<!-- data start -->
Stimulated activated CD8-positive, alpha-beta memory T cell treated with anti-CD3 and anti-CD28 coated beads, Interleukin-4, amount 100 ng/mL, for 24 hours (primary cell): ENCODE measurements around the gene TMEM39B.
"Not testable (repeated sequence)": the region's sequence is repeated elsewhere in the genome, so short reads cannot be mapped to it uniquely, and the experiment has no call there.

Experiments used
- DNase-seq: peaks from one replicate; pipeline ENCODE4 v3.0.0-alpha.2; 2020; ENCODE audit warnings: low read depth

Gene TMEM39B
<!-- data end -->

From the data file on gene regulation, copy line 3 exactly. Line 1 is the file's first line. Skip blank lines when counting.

Experiments used